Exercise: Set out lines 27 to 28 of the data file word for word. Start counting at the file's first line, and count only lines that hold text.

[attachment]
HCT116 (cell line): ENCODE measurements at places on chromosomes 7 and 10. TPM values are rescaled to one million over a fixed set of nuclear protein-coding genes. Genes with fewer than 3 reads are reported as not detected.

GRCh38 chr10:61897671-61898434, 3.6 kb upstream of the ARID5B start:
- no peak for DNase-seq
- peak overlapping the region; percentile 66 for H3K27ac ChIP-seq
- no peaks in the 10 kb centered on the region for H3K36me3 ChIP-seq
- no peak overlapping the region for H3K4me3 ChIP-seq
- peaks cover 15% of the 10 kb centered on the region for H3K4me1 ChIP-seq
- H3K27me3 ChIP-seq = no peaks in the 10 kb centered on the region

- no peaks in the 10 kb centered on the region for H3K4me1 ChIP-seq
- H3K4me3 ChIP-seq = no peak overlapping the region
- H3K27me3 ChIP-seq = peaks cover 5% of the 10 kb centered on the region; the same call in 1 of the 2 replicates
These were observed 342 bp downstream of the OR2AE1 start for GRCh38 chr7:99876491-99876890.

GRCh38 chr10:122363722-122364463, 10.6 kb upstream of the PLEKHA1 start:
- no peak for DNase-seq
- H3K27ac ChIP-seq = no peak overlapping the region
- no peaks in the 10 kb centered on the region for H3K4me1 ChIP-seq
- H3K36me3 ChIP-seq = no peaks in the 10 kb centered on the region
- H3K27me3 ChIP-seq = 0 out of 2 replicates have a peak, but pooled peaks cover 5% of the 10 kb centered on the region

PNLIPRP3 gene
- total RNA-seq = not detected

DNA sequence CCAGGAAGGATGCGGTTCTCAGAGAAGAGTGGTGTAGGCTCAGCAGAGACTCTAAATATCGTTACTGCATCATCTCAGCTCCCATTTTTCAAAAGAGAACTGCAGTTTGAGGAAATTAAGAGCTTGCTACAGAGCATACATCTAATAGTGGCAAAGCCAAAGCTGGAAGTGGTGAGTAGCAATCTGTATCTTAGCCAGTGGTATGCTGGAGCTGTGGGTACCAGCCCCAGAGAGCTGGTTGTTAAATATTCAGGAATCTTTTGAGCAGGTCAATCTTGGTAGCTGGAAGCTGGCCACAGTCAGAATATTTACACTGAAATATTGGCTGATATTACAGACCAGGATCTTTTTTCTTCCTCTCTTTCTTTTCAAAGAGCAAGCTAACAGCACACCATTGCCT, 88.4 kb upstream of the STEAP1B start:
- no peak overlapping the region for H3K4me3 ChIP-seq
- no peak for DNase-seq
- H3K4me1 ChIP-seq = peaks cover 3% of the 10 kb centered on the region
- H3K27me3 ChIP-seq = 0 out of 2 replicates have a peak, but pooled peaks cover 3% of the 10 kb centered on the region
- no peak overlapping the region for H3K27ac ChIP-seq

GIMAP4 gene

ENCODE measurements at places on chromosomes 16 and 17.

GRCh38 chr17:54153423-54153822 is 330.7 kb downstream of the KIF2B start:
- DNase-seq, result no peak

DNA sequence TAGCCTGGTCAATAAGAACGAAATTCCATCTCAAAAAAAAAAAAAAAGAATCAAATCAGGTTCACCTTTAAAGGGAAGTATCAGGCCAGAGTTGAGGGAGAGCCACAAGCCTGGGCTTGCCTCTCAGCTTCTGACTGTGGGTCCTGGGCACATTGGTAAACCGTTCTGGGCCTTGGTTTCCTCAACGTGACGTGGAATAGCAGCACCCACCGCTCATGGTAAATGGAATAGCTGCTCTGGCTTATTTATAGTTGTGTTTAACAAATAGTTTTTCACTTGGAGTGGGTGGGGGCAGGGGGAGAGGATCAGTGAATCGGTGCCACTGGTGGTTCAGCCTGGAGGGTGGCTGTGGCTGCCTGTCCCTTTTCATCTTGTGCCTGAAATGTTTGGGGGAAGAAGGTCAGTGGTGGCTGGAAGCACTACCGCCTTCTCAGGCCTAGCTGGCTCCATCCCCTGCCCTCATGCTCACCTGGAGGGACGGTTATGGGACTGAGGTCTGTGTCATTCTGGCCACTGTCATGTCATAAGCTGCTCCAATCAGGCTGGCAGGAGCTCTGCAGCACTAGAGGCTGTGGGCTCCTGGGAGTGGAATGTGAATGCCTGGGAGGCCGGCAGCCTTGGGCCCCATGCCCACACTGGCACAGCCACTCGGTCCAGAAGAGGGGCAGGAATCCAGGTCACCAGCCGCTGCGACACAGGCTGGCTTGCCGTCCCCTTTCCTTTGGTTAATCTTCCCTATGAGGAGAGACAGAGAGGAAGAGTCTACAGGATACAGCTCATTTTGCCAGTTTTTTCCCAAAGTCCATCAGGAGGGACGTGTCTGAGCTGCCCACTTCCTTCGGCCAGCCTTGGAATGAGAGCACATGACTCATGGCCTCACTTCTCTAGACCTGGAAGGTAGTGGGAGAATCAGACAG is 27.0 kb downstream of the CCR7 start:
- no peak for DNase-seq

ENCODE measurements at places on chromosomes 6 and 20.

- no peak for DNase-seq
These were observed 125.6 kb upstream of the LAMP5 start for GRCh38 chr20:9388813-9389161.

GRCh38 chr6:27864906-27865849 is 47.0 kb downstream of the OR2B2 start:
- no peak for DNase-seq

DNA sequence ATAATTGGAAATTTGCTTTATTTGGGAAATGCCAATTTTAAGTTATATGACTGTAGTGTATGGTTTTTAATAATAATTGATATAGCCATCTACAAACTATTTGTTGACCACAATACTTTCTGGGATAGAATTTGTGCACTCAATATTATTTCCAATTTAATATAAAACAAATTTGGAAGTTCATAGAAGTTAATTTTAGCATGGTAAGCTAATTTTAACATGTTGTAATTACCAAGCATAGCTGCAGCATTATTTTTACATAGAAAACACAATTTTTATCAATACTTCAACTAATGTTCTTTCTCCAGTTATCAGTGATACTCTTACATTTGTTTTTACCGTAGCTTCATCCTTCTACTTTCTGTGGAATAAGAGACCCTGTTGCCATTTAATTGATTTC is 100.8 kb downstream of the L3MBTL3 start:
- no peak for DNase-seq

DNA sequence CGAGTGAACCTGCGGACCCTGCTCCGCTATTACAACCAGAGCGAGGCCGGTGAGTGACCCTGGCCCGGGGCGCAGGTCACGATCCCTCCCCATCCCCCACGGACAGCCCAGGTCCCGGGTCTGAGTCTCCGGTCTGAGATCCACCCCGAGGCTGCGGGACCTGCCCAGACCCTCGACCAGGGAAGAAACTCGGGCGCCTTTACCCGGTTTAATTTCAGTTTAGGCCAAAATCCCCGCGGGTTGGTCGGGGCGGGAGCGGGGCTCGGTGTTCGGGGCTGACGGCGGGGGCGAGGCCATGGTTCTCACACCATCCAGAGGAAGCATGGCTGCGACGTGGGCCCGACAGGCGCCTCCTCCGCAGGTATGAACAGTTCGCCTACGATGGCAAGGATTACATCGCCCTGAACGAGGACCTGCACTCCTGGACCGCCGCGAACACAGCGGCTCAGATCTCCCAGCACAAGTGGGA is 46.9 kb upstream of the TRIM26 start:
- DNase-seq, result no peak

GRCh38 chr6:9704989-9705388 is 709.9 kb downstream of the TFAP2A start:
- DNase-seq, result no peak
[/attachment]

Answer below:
GIMAP4 gene

ENCODE measurements at places on chromosomes 16 and 17.